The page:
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|Title: ||Mechanism of action of emergency contraceptive pill|
|Authors: ||Novikova, Natalia|
|Keywords: ||contraception, emergency conraceptive pill, postinor, levonorgestrel, morning after pill, ovulation, conception|
|Issue Date: ||Feb-2007|
|Publisher: ||University of Sydney.|
Obsterics and Gynaecology
|Abstract: ||The number of unwanted pregnancies has not decreased in recent years and this should be addressed. Emergency contraception may be effective when used correctly having the advantage that it can be used after an episode of unprotected sexual intercourse (when regular contraception has failed or was not used).
In this research project I set out to explore some of the major reasons why there are still many unwanted pregnancies in Australia. I decided to focus on the use and non-use of emergency contraception, e.g. emergency contraception pill (ECP) “method failures” are not well understood because the actual mechanisms of action are still unclear. There is evidence ECP can effectively interfere with follicle growth and ovulation. It is much less clear is whether ECP is able to interfere with fertilization and implantation, in a way, which may make it acceptable to those who have strong religious beliefs in fertilization being the start of new life.
Emergency contraception has the potential to prevent many unwanted pregnancies when unprotected intercourse has occurred. It has relatively high efficacy in many studies, but true method failures are not well understood. By contrast, many unwanted pregnancies occur for “social reasons” where emergency contraception has not been used. I set out to study changes in knowledge and usage of emergency contraception in these groups of Australian women seeking termination of pregnancy:
1. Before a dedicated emergency contraception pill (ECP) pack (Postinor) became available in Australia
2. One year after dedicated ECP became available on prescription
3. One year after the ECP pack became available “over the counter” without prescription.
Ninety-nine women were recruited during their presentation with a request for ECP at the six Family Planning Clinics in Australia. All women took LNG 1.5mg in a single dose during the clinic consultation. A blood sample was taken immediately prior to ingestion of the ECP for estimation of serum LH, oestradiol and progesterone levels to calculate the day of the menstrual cycle. Based on these endocrine data we estimated the timing of ovulation to within a ±24-hour period with an accuracy of around 80%. Women were followed up 4-6 weeks later to ascertain pregnancy status. The effectiveness of ECP when taken before and after ovulation was determined.
Three women in this study became pregnant despite taking the ECP (pregnancy rate 3%). All three women who became pregnant had unprotected intercourse between day -1 and 0 and took the ECP on day +2, based on endocrine data. Day zero was taken as ovulation day. Among seventeen women who had intercourse in the fertile period of the cycle and took the ECP after ovulation occurred (on day +1 to +2) we could have expected 3 or 4 pregnancies, based on Wilcox et al data. Three pregnancies were observed. Among 34 women who had intercourse on days –5 to –2 of the fertile period, and took ECP before or around ovulation, four pregnancies could have been expected, but none were observed. The major discrepancies between women’s self-report of stage of the cycle and the dating calculation based on endocrine data were observed in this study.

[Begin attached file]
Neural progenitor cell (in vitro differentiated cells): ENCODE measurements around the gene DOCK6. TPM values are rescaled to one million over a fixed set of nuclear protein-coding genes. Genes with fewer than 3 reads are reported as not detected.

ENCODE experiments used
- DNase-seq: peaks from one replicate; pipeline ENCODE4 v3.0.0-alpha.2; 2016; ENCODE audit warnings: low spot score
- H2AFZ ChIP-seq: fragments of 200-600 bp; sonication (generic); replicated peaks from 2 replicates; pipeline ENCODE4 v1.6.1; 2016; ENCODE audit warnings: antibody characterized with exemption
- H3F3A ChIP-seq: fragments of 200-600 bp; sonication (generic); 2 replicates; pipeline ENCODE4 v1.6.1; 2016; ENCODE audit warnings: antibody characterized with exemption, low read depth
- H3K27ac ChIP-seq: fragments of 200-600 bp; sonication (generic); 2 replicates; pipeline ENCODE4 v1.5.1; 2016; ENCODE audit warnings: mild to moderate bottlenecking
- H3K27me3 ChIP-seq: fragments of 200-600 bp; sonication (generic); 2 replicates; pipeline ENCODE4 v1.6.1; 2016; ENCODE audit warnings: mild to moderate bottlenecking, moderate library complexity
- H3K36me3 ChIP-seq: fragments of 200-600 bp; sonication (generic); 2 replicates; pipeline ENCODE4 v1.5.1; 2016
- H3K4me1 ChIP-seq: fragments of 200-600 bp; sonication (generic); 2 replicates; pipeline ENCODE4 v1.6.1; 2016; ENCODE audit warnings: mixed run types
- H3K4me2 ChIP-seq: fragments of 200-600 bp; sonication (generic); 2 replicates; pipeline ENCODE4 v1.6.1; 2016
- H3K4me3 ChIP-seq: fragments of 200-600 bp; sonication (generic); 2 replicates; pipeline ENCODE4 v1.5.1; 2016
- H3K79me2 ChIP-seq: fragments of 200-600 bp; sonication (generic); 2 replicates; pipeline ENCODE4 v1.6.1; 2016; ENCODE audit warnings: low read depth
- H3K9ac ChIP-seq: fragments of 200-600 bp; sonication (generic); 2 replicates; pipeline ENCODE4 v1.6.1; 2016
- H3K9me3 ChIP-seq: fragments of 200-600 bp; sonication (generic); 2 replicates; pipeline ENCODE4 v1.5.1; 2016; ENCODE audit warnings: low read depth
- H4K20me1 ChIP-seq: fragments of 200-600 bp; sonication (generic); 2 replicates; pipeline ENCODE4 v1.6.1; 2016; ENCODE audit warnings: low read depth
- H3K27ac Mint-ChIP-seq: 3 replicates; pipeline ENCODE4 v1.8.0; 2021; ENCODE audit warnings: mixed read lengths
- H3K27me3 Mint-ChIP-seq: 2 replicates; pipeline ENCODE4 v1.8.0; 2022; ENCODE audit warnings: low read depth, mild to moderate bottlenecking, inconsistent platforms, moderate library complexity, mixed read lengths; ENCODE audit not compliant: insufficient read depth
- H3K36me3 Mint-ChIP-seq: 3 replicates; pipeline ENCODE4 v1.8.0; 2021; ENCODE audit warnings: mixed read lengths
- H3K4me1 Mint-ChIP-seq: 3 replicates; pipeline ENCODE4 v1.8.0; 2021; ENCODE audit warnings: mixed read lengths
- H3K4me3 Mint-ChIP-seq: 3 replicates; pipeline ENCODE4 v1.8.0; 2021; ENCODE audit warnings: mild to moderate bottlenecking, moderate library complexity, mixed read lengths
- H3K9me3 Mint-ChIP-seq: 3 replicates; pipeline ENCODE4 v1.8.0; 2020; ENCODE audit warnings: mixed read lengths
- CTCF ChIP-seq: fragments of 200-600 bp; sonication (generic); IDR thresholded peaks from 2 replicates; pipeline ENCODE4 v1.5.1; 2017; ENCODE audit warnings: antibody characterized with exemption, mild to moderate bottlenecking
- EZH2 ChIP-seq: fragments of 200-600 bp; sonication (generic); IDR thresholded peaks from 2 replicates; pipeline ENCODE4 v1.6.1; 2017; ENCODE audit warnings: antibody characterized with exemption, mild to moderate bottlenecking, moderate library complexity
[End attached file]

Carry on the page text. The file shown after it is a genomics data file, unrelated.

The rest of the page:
These data are supportive of the concept that the LNG ECP has little or no effect on post-ovulation events, but is highly effective before ovulation. Our interpretation of the data in terms of timing of treatment relative to ovulation may explain why EC with LNG works sometimes and fails at other times. A larger study is needed to prove this hypothesis.
To investigate other reasons for such a high rate of unwanted pregnancy, which probably has a larger impact we looked into womens knowledge of and attitude towards ECP.
Seven hundred and eighteen women participated in this study by answering a questionnaire consisting of 15 questions on their demographic and reproductive characteristics as well as the knowledge about the ECP, e.g. 208 women were enrolled before the ECP was marketed in Australia in 2001, 308 after it was marketed and 202 after it became available over the counter (Group 1, 2, and 3, respectively).
We found that the participants who have heard about ECP were significantly younger (p<0.005). The mean age of women who have never heard about of ECP was 29.8 years compared to 26.3 years in women who have heard about ECP. More women were aware about the ECP after it became available over the counter. Women in group 2 had higher educational level in comparison to women in group 2 and 3 (p<0.005). There was significant trend in increased use of ECP in women of higher educational level (p<0.005). The use of ECP did not increase significantly with improved availability and access to the ECP amongst women presenting for termination of pregnancy.
Wider availability of he ECP pack in Australia and an easier access to it has increased women’s awareness about the ECP. However, the use of ECP has not increased.
This study provides better understanding of mechanism of action of LNG ECP and an explanation to the method failure. It also reveals poor knowledge about ECP despite its wider availability and accessibility. Improving these is a worldwide challenge for family planners and all health professionals.|
|Description: ||Master of Medicine|
|Rights and Permissions: ||The author retains copyright of this thesis.|
|Type of Work: ||Masters Thesis|
|Appears in Collections:||Sydney Digital Theses (Open Access)|
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